The War Memorial Hospital that detained a child because his mother could not pay his medical bill went against his rights, a Lawyer has argued. The private hospital in Nakuru County detained a child named Jeremy for more than three months as his mother could not clear a bill for medical services the child received in its intensive care unit (ICU).
It was not until the County Government of Nakuru came to the rescue of the child and paid the bill that the baby was discharged. By then the bill had risen to close to sh600, 000.
It is reported that the hospital had initially declined the baby mother’s offer of presenting a title deed as security for the bill. But even though the child has finally been discharged, a Nakuru Lawyer argues that the hospital should be charged for “illegal detention” of the child.
Posting on a Whatsupp page dubbed ‘Nakuru Analysts’ Njenga Mwangi has said that the hospital contravened the baby’s fundamental rights as enshrined in the constitution.
“The owners of the hospital were in clear breach of the constitution and Baby Jeremy can institute proceedings against the hospital for wrongful detention.”
However for this to happen the mother has to initiate the legal process as the baby’s “next friend” he says.
“Under the hypocritical oath medical and health care givers swear that their primary duty is to save lives.”
According to the lawyer who told Kenya Monitor that he is a member of medico-legal committee of the Law Society of Kenya (LSK) the hospital is not allowed to detain the child as it is neither a “prison or a remand facility.”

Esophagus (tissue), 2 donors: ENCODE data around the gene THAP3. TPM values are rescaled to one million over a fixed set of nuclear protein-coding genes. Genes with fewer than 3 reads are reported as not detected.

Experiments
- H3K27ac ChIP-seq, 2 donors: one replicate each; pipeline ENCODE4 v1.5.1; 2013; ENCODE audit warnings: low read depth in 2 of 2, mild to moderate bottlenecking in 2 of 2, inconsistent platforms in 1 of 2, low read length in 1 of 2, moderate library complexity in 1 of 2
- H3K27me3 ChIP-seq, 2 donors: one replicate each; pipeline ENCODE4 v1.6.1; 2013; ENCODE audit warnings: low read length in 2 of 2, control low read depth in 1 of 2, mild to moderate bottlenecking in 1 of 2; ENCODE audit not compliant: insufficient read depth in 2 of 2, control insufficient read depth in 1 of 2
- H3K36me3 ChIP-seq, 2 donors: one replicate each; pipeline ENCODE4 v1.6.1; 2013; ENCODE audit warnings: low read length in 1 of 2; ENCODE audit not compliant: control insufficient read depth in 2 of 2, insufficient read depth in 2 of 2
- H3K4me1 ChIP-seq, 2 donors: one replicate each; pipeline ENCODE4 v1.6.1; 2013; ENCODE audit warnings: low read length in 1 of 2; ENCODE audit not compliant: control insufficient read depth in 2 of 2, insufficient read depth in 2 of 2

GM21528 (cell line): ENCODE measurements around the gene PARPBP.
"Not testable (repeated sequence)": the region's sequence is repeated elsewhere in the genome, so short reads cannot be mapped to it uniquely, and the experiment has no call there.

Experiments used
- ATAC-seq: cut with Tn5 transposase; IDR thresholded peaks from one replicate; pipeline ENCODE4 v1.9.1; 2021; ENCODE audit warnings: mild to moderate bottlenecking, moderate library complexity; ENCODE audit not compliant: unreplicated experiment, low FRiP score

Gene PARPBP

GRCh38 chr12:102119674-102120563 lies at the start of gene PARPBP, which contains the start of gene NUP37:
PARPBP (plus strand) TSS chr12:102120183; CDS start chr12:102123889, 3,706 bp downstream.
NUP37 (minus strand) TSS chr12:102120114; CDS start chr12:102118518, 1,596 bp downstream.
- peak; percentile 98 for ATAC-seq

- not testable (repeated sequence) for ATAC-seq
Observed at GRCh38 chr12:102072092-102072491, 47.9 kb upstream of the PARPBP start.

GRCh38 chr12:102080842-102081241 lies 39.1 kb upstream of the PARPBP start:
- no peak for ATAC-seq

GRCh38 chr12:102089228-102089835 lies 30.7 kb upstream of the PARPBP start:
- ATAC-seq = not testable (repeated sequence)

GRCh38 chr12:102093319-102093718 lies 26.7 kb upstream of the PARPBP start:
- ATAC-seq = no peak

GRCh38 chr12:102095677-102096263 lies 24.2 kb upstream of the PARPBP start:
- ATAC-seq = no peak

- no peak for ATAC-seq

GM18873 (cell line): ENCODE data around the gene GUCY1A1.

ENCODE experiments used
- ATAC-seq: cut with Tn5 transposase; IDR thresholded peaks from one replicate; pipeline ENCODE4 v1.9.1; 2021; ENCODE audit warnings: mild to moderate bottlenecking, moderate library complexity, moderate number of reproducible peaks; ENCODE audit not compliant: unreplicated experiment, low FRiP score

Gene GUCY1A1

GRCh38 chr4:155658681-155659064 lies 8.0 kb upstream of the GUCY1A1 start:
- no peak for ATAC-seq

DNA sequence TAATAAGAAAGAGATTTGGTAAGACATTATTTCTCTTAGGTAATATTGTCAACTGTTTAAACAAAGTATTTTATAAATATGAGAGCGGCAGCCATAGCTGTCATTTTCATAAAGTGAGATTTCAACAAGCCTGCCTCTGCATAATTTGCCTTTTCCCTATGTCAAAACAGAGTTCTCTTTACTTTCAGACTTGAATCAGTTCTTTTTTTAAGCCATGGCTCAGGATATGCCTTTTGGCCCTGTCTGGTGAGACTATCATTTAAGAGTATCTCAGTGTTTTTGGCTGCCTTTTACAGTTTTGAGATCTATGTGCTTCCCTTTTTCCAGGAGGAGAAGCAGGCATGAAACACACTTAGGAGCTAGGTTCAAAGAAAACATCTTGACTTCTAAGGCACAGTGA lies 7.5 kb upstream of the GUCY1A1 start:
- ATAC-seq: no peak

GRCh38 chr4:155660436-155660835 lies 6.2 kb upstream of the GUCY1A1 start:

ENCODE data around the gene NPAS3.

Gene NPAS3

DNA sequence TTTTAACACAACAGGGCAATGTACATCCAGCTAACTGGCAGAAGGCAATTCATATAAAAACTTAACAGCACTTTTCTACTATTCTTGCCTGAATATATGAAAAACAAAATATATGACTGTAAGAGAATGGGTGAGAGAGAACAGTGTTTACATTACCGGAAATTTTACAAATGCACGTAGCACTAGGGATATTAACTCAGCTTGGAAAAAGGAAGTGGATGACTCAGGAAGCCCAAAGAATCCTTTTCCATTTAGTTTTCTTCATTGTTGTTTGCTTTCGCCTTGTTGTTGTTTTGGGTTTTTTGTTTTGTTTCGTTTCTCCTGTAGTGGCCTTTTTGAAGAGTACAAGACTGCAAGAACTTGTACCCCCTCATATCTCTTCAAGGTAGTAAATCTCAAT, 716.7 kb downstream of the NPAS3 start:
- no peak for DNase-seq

“You can have a person detained in prison for a period not exceeding six months for a civil debt but only the court can commit the debtor and only if the creditor can proof that the debtor has the capacity to pay and is deliberately refusing to pay or he is about to flee from the jurisdiction of the court.”
A human rights defender in the county has however observed that while the child had the right to be released from the hospital pending the payment of his medical bill, the hospital too had the right to demand for its payment. David Kuri is who is commonly known as Western in Nakuru says that such cases can only be solved through negotiation.
“I have intervened in such cases at several hospitals in Nakuru and we have had to negotiate since the hospital’s administrators need to have good ground to release the patient.”
He said dishonesty is to partly to blame for the hard stand that medical facilities make against patients.
“The hospital should however have done investigations to ascertain whether the child’s mother was unable to pay the bill.”
“As long as the child was not discriminated during the time he was detained at the hospital, what we need to do is to that the well wishers for clearing his bill,” said the award winning human rights defender.
Meanwhile lawyer Njenga Mwangi has said he is ready to offer pro bono services should the child’s mother institute a legal process against the hospital.